Following the abbreviated ceremony, painter Leavitt and his wife departed for the East Coast and the South, and briefly to Europe where they honeymooned. Later the couple settled at their home at 81 Pelham Street in Newport, Rhode Island, where Leavitt set himself up in a studio devoted to his portraiture. But the union was apparently rocky from the start, and within six years Leavitt had departed for Paris to paint, and his wife sued for divorce on the grounds of non-support. William Jennings Bryan, a devout Presbyterian, was said to have opposed the divorce on religious grounds. Nevertheless, in 1909 Bryan's daughter's petition for divorce based on non-support was granted. Following the divorce, Ruth Bryan Leavitt (as she continued to be known) often filled her father's shoes in his speaking engagements.
The couple had two children, Ruth and Bryan Leavitt, who were favorites of grandfather William Jennings Bryan. At the Democratic National Convention in Denver, in 1908, newspapers carried photos of Bryan's two grandchildren, and noted that the candidate "was never happier than when bouncing on his knees Ruth and Bryan Leavitt." Following the divorce, grandfather Bryan assumed custody of the two grandchildren. The following year, Ruth Bryan Leavitt married Major Reginald A. Owen, a British Army officer, whom she met while studying voice in Germany. Following his ex-wife's remarriage, painter Leavitt told reporters that the nuptials – and his ex-wife's presence overseas with her husband – meant that Leavitt would make an attempt to gain custody of his two children. But those attempts were, apparently, in vain, and the two Leavitt children remained with their grandfather Bryan.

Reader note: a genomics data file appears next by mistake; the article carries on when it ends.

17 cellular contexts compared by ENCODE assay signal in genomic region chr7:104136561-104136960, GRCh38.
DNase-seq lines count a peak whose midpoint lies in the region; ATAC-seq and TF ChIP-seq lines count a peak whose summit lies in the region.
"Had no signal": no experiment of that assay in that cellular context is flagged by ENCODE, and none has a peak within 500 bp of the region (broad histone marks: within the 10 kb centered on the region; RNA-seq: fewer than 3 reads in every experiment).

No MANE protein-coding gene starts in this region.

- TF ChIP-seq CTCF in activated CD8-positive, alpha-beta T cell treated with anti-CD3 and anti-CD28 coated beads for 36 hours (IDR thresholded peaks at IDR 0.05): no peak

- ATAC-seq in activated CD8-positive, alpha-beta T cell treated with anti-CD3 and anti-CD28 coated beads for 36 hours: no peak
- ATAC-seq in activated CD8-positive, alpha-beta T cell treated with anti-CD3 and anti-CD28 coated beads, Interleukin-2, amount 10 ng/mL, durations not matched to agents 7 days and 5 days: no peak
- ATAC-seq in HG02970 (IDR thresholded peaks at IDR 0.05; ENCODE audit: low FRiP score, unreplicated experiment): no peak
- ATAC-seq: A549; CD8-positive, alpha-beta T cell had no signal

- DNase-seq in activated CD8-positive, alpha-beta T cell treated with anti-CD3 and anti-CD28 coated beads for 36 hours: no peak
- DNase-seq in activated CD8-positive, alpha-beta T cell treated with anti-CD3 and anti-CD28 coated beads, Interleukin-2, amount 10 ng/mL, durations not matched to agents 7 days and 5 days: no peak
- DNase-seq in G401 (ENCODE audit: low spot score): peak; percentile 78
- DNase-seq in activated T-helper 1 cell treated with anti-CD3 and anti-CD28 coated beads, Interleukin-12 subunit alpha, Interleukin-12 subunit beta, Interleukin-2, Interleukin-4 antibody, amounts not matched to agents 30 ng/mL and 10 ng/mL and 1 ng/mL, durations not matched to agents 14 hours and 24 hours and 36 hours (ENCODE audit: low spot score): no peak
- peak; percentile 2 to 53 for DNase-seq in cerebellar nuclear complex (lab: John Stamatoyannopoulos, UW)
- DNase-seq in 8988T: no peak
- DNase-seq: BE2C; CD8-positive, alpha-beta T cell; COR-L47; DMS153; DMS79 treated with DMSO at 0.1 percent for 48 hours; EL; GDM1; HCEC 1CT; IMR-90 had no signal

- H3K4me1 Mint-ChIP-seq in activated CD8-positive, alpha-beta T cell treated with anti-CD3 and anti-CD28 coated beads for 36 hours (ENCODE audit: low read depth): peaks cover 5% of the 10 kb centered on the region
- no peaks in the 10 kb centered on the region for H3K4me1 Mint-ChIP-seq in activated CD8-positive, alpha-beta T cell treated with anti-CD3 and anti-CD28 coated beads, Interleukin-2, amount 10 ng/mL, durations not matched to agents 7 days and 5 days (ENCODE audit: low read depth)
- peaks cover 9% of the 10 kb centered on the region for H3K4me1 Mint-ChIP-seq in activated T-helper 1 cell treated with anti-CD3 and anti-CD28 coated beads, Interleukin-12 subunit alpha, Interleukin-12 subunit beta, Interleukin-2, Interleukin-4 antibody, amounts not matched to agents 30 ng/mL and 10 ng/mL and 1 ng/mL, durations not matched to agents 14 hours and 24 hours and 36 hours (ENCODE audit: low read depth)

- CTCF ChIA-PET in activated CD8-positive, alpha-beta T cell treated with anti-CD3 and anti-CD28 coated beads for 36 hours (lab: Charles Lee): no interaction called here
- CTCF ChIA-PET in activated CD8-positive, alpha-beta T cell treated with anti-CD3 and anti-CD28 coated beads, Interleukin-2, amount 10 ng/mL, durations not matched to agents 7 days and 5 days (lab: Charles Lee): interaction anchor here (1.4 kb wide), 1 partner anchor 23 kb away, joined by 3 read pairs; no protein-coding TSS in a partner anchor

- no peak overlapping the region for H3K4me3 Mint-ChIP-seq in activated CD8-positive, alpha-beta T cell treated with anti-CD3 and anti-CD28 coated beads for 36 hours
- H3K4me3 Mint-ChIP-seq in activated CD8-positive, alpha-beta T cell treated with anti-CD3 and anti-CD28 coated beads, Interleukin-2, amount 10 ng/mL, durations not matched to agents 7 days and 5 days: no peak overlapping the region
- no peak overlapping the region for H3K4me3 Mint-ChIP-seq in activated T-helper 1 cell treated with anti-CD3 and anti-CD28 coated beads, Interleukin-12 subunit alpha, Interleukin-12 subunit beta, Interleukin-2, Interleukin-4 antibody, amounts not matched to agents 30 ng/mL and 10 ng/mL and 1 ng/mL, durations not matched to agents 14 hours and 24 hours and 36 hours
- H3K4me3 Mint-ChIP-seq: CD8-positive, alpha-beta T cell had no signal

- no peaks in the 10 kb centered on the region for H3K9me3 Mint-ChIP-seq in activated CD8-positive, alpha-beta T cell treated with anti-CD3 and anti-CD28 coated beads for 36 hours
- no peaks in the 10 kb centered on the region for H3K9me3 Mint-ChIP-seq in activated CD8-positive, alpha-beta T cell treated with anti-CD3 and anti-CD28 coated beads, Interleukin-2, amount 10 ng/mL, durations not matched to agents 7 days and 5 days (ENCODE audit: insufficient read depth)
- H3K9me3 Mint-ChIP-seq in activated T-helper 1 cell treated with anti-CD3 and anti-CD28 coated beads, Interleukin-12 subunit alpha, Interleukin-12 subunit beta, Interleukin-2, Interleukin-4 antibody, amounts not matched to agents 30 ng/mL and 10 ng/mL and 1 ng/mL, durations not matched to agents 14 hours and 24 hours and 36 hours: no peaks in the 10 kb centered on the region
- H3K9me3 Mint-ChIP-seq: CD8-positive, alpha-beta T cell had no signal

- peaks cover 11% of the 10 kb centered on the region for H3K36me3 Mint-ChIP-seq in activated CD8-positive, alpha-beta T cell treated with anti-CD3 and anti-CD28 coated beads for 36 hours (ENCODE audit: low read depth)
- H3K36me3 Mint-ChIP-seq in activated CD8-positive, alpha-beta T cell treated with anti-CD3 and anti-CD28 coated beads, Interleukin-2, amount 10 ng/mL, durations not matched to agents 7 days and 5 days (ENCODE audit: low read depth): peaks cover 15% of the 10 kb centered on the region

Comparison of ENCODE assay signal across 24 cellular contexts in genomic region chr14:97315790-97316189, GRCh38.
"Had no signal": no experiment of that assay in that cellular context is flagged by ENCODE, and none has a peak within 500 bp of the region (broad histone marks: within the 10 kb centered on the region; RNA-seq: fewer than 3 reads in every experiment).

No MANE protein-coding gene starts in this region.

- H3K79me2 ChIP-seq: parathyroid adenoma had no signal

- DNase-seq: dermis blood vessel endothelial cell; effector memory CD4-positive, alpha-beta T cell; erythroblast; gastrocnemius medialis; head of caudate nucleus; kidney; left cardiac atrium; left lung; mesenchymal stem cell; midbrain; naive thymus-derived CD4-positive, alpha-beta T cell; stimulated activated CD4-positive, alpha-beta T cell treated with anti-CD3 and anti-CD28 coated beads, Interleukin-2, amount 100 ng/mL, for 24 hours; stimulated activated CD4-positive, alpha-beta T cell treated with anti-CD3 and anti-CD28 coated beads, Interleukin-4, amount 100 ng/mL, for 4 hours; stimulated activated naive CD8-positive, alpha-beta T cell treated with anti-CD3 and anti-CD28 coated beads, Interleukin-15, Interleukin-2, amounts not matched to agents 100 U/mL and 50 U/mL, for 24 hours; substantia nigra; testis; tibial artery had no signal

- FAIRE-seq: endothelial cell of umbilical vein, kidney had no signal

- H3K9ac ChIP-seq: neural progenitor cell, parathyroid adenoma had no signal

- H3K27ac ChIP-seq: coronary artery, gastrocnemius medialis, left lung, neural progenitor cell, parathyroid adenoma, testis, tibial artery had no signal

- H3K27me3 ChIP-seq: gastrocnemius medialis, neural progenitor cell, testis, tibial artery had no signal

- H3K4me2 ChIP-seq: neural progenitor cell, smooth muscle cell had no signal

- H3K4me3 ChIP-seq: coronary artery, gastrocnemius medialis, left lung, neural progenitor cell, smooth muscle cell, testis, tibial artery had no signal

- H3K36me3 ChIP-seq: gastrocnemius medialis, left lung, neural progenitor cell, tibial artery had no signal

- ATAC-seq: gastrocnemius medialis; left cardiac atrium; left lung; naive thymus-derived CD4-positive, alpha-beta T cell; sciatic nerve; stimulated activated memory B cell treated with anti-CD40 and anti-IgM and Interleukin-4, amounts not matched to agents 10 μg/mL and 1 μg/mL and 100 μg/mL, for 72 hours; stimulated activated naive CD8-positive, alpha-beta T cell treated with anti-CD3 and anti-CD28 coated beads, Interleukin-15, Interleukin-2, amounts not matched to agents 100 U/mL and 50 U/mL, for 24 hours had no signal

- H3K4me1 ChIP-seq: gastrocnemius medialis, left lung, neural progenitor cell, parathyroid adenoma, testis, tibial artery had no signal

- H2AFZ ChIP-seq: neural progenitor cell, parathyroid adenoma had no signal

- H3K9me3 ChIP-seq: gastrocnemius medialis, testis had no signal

Fate of the children and later life
Ruth Bryan Owen lived abroad for several years during her English husband's postings, until she returned to America, where she ran for Congress from Florida after his early death. She was the first Congresswoman elected from Florida, served as the first woman on the House Foreign Affairs Committee, and later served as the nation's first female Ambassador. While the United States Ambassador to Denmark, a post to which she was appointed by President Franklin D. Roosevelt, Ruth Baird Bryan Leavitt Owen married Danish citizen Capt. Boerge Rohde, Captain of the Royal Life Guards of King Christian X of Denmark, to whose court Ruth Bryan Owen was ambassador. She died in Copenhagen, Denmark, in 1954.
William Homer Leavitt's son John Bryan Leavitt later dropped the name Leavitt. He became an actor known simply as John Bryan, and he died under somewhat suspicious circumstances in New York City on January 2, 1943, with the death eventually being ruled a suicide. His sister Ruth, daughter of painter Leavitt, married investment banker Robert Lehman, head of the family investment banking firm Lehman Brothers.
Painter William Homer Leavitt eventually returned to America from Paris, and married as his second wife Gertrude (Leeper) Leavitt, daughter of the Rev. Dr. G. Leeper of Cleveland, Ohio. Leavitt lived at his old home in Newport with his wife, who died of appendicitis on April 15, 1914. Leavitt continued to paint and in February 1927 delivered a lecture at the Boston Public Library on The Personal Influence of John Ruskin. Leavitt's death from heart disease was reported in "Deaths Registered in the Town of Winthrop, 1946–1951, pg. 32 as August 8, 1951 in Winthrop, Mass. He was buried in Island Cemetery, Newport, Rhode Island, according to the same document.